We had an evolving thought process. At first, we thought about using plants to sequester carbon on marginal lands, and we focused on the things that can grow that can grow on those marginal lands. We would do a good thing for the soil there, and for carbon sequestration.
But soon we realized that it's all about acreage. Focusing on [small amounts of] marginal land, we'd have only a small potential to increase its ability to sequester carbon. Plus, every plant species is different in its lifestyle, and if you have to work with the genetics of many different a species, it's a lot of effort.
Then it became obvious that we should be focusing on crops, because there are only a handful of species that populate a vast area. There's more than 600 million hectares worldwide for the four most prevalent crops. There’s also an existing distribution system. You already have people planting and updated seeds every year. You already have a system of incentives that are market-driven, but also government-driven, like crop insurance.
With all of that acreage to work with, how much could re-engineered crops do to offset human carbon emissions?
We did a back of the envelope calculation. Taking into account published biomass data and the acreage of the planted crops, how much biomass do they yield above ground? Taking into account root to mass fractions, how much of the plant is root and how much is shoot?
We ran these numbers on five target crops that we think we can deal with: corn, soy, wheat, rice, canola. We considered that at some point in the future, 70 percent of the target crops could be enhanced for carbon-sequestration traits. Then we asked, what would happen if we could stabilize 30 percent of the biomass in the root mass?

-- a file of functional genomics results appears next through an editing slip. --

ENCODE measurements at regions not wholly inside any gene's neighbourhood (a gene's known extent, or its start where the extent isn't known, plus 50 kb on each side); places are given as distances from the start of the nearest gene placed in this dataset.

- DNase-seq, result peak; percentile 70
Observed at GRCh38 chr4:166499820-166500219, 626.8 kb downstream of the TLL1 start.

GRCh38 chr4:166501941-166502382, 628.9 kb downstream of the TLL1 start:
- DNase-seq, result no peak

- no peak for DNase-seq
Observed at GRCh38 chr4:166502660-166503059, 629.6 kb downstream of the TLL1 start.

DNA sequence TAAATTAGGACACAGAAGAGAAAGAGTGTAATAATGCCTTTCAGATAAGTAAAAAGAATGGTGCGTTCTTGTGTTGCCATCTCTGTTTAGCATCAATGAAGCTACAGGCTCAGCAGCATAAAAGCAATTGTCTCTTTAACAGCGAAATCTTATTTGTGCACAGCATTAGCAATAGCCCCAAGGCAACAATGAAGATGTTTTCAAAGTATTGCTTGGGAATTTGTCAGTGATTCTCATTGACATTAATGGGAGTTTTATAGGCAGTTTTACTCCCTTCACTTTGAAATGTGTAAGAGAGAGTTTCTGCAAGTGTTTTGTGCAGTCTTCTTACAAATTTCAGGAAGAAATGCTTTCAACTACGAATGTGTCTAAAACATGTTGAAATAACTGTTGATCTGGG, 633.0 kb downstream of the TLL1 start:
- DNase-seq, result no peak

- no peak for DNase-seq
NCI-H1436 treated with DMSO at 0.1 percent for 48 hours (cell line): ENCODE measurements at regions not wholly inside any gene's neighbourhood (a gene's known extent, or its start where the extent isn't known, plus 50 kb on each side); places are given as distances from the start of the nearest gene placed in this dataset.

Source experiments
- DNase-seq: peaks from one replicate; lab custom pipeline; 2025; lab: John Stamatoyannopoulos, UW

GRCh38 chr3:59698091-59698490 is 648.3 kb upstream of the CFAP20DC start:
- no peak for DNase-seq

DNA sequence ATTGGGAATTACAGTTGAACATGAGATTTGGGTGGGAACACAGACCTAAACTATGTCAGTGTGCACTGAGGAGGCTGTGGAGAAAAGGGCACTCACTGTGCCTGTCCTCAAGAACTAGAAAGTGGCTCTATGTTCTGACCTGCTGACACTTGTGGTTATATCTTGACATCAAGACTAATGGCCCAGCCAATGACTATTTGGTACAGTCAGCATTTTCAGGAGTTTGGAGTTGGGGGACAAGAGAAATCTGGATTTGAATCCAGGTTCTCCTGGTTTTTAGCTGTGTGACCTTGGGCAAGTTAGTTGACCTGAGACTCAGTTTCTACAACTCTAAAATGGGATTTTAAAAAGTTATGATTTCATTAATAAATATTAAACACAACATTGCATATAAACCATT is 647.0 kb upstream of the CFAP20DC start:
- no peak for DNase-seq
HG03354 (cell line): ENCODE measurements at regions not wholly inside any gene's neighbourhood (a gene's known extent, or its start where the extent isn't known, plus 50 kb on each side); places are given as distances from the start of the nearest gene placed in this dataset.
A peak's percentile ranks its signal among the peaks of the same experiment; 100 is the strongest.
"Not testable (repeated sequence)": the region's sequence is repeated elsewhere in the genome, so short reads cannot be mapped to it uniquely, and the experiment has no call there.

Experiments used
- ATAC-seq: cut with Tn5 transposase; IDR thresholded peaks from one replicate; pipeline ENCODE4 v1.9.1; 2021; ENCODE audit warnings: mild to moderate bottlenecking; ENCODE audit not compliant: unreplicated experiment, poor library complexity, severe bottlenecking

If you run the numbers, you end up with 5.5 gigatons of CO2 [per year], which is roughly 30 percent of the annual surplus [anthropogenic emissions] that is leaked in the atmosphere. I have to say, this is just a very rough calculation, but it showed us that if we could make plants better, it would have a global impact. Even if only 10 percent of the biomass is stabilized, you have 1.8 gigatons [of CO2 sequestered].
Essentially, it looked like we could offset 10 percent to 30 percent of the surplus of CO2 that is currently emitted in the atmosphere each year. So, that was to us encouraging.
Those are huge numbers, but to get there you’d also have to make a huge change in the crops we grow. What are the steps to make that happen?
That, basically, is the question driving us. We and others have to do much more research to know how much can we actually sequester. There are so many unknowns. We need to know the residence time of carbon [how long it stays buried]. Soil chemistry and local microbiomes will play a role.
We know that the [plant root] traits that we are working on can make a difference, but we want to get to more quantitative models. We’ve started field research — collaborations with soil scientists, soil biochemists, soil geochemists — to systematically study these questions. Time is short, so we are developing our [engineered plant] traits and coming up with a better quantification at the same time.
This month we are starting two field trials. We wanted to have more, but COVID makes it really hard. Next year we want to have 10 field sites, and then 15, maybe more, depending on whether we can get additional funding. We will be planting our first plants in a couple weeks. One of our field trials will be located in Yuma, Arizona; one will close to the Central Valley in California. Those are with commercial partner field sites. In the long term, we want to work with a couple of universities on this.
What about the central issue of how long the carbon stays buried? Can cropland hold the carbon in place long enough to be useful?
So, we know from the literature that deeper rooting leads to slow decomposition rates. And suberin or potentially other stable compounds go into long-lived carbon pools, which can have interactions with the soil minerals. These pools are considered to be stable from decades to centuries.